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Friday September 7, 2012

A quacking venture
STORY AND PHOTOS BY GRACE CHEN

There are two things Hasan Sulaiman, 52, does to take his mind off work. One is to
go for his daily polo sessions at the Iskandar Polo Club in Tambun. The other is to
rear ducks. Rollover Now!

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“I like to hear them going ‘quack quack’. There is a joyful ring to it,” reveals Hasan,
who went into duck rearing a year ago.
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Adding to the merry ring is the prospect of added income for his farm located near US household debt continues steady rise: NY Fed
Tanjung Rambutan, a town in the Kinta district of Perak. Because his free-range
ock is fed on rice and wheat our, he is able to market his birds at a premium HSBC pays RM1.5bil to settle investigation of
Swiss bank
price of RM15 per kilo to restaurants. The price of ordinary ducks usually ranges
between RM6 and RM12, depending on season. Presently, Hasan has some 400 French insurer AXA narrows M&A focus to 16
birds and it takes him ve months to raise a duck from chick to adulthood. countries

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The egg factor: Yap Jun Ming of TPP Budget 2018
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Tong Chun Trading, an egg supplier Star Golden Hearts
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for 33 years at Chow Kit Market sells Award

some 900 duck eggs a day at 60 sen your e­mail address Sign Up


each. Industry insiders estimate
Malaysians can easily consume over By clicking on the Sign Up button, it is deemed that you
consent to our terms.
200,000 eggs daily.
Like Hasan, others too have found duck farming rewarding.

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Founded
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More Perak Duck Food Industries, an industry pioneer with feed mills, UPDATED EVERY 5 MINUTES
hatcheries, farms and slaughter houses located in Butterworth and Taiping is an
example. Nine million ducklings are produced annually and some six tonnes of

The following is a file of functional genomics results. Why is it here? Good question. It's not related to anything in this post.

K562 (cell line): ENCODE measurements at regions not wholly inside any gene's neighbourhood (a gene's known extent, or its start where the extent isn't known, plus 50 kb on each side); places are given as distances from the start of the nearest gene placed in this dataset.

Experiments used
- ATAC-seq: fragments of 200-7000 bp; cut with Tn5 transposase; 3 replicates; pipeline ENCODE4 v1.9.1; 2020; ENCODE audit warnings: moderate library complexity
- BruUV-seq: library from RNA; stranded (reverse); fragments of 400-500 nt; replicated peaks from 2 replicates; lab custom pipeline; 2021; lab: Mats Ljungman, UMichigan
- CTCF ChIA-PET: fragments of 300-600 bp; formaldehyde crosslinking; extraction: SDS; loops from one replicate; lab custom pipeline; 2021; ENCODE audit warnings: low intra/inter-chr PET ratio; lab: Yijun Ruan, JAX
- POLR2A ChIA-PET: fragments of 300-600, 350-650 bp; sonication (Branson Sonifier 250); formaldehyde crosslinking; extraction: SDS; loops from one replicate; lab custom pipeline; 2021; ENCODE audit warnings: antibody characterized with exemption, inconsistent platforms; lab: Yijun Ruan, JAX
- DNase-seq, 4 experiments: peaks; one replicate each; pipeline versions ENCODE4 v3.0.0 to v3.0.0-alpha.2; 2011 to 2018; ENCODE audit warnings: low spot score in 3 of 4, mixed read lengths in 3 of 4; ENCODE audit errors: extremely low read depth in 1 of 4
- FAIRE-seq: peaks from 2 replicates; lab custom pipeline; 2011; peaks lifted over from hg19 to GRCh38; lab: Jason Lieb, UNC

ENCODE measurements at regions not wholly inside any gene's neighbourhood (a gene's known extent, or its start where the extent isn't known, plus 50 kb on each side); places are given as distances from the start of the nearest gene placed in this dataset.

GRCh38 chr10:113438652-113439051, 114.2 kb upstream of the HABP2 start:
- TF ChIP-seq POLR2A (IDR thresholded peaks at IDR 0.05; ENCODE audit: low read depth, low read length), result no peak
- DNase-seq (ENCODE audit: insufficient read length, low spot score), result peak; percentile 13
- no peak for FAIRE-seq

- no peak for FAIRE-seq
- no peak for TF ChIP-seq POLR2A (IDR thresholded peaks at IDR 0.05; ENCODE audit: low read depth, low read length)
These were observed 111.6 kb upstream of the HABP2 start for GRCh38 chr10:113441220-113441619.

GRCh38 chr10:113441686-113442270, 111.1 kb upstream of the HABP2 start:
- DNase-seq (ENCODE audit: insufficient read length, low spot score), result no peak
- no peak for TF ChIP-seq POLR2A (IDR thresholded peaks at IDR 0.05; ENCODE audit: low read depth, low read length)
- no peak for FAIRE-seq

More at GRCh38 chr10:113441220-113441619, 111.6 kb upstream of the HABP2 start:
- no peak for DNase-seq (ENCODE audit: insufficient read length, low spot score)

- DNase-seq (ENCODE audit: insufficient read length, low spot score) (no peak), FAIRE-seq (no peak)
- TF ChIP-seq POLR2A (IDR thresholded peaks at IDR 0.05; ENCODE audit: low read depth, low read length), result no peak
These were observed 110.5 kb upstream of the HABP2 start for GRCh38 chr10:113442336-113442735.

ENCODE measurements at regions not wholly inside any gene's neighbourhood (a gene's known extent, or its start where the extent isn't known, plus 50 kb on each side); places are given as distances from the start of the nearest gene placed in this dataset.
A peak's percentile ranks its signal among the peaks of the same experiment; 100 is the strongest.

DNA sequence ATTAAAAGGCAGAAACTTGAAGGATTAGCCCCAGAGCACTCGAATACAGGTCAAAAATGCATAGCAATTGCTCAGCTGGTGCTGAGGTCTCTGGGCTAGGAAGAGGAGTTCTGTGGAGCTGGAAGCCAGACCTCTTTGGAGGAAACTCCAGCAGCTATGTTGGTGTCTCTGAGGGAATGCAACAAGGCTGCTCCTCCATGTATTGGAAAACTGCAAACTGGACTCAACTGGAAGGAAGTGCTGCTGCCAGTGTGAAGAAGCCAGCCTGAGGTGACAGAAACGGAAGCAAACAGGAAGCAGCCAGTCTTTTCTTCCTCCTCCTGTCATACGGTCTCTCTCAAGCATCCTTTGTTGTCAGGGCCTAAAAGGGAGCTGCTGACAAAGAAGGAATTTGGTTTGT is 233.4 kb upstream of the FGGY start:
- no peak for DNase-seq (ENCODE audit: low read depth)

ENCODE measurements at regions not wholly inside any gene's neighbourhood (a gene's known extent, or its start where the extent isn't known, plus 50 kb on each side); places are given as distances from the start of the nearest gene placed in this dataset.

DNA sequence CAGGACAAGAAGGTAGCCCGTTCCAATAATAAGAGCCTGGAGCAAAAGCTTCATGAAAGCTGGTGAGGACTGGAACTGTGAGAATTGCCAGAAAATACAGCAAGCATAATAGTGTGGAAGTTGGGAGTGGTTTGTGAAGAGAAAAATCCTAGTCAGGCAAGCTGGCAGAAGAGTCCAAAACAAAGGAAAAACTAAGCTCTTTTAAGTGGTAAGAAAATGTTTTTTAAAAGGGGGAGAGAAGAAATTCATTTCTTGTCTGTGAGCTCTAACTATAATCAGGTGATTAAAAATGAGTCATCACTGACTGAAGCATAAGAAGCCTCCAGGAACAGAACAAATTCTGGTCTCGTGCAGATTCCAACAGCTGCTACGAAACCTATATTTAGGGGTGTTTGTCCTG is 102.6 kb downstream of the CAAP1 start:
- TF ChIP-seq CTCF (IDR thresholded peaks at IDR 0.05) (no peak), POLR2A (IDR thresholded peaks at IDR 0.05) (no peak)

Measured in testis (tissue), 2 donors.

feed come out of their mills to feed their own ock with enough surplus to be sold
to the domestic market. The group has 50 farms, totaling thousands of hectares
spread out in the Perak countryside, each housing some 10,000 ducks.

Tan Chek How, the manager of Perak Duck Food Industries , says current market
conditions are still attractive despite the rising price of raw materials.

“This is because the duck market is controlled by only a few companies. So far, we
have been able to work together to maintain a steady supply for the domestic
market in addition exports that meet up to 70% Singapore’s demand, which is
currently our biggest export market” says Tan, 33.

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Seasoned seller: Low of Yummy


Duck in Kuchai Entrepreneurs Park
says diners believe left drumsticks
are tastier because they are more
tender. In the 10 years Low has been
in business, he has come to believe
that ducks from the north are also
tastier.
A total of ve lorries carrying 1,404 birds are transported to the island republic
daily. Perak Duck Food also exports to Indonesia and Brunei.

The emergence of new demand from the halal sector is also a major contributor.

In the past, 90% of duck productions was for Chinese consumers. The landscape
however, began to change about ve years ago when the government started to
encourage duck rearing in the rural areas to stimulate the economy.

The emergence of franchise restaurants specialising in roasted meats have also


played a part in stimulating growth.

“It’s not only the meat. There are byproducts as well. Salted and century eggs
aside, the feathers can be used for pillow down; and there is a big market in China
for intestines pickled in wine for example,” says Tan. Stay updated daily with our FREE email
newsletter.

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A cheeky twist: Peking duck wrapped Malaysian style as


roti jala replaces the traditional pancake at Duck N’ Such.
The origins of the duck industry can be traced back to the sh ponds and
vegetable farms of the pre-Merdeka years. A breeder from Pengerang, Johor, who
has been in the business for 40 years, reveals that his father started by collecting
duck eggs from villagers and hatching them with the help of mother hens.

Today, most hatcheries employ the use of electric incubators with a capacity of
40,000 eggs per unit. Between 70% and 80% of the eggs will produce new
hatchlings.